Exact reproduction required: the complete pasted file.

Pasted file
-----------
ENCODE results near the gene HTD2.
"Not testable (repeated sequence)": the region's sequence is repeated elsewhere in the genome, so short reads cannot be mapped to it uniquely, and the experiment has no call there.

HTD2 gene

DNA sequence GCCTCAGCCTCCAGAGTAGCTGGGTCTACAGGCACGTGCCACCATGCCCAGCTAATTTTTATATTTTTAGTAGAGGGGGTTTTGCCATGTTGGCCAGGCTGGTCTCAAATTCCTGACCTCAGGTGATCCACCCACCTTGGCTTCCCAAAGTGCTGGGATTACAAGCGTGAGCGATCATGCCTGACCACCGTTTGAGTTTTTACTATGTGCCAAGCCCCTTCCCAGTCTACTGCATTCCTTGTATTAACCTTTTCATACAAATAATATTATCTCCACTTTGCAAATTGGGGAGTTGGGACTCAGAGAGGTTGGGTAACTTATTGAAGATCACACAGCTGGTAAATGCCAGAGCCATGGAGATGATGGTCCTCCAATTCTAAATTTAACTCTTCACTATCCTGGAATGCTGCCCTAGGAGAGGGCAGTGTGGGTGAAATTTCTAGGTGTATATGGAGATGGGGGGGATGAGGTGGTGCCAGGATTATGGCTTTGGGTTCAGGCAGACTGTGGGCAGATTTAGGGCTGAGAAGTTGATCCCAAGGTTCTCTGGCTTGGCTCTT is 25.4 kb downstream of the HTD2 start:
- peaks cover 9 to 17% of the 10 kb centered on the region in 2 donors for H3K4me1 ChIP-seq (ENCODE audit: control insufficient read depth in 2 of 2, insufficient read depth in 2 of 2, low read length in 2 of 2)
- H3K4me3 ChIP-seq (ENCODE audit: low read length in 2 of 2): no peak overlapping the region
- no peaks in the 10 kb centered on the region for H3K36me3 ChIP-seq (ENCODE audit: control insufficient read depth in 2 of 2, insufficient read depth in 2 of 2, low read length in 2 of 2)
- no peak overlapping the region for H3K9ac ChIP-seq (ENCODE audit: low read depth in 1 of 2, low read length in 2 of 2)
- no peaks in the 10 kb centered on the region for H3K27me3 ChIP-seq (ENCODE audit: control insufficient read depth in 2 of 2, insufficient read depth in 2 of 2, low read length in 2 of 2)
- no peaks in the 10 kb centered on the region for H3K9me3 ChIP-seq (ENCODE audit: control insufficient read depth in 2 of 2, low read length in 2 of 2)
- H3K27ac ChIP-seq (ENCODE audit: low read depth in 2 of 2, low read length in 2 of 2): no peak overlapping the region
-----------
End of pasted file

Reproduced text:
ENCODE results near the gene HTD2.
"Not testable (repeated sequence)": the region's sequence is repeated elsewhere in the genome, so short reads cannot be mapped to it uniquely, and the experiment has no call there.

HTD2 gene

DNA sequence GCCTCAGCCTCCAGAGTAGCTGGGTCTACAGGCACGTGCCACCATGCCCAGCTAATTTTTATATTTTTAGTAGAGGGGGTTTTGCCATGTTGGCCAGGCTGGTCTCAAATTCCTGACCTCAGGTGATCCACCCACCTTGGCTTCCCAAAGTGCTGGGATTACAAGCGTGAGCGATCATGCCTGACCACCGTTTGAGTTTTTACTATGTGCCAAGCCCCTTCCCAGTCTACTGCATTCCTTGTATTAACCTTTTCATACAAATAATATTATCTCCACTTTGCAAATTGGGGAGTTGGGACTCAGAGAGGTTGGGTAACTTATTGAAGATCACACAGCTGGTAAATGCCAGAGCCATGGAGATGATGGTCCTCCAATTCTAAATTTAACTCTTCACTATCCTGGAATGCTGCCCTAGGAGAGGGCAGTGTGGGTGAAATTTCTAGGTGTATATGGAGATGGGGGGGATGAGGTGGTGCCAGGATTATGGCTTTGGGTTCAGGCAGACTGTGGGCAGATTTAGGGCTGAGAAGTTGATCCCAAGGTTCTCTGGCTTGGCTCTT is 25.4 kb downstream of the HTD2 start:
- peaks cover 9 to 17% of the 10 kb centered on the region in 2 donors for H3K4me1 ChIP-seq (ENCODE audit: control insufficient read depth in 2 of 2, insufficient read depth in 2 of 2, low read length in 2 of 2)
- H3K4me3 ChIP-seq (ENCODE audit: low read length in 2 of 2): no peak overlapping the region
- no peaks in the 10 kb centered on the region for H3K36me3 ChIP-seq (ENCODE audit: control insufficient read depth in 2 of 2, insufficient read depth in 2 of 2, low read length in 2 of 2)
- no peak overlapping the region for H3K9ac ChIP-seq (ENCODE audit: low read depth in 1 of 2, low read length in 2 of 2)
- no peaks in the 10 kb centered on the region for H3K27me3 ChIP-seq (ENCODE audit: control insufficient read depth in 2 of 2, insufficient read depth in 2 of 2, low read length in 2 of 2)
- no peaks in the 10 kb centered on the region for H3K9me3 ChIP-seq (ENCODE audit: control insufficient read depth in 2 of 2, low read length in 2 of 2)
- H3K27ac ChIP-seq (ENCODE audit: low read depth in 2 of 2, low read length in 2 of 2): no peak overlapping the region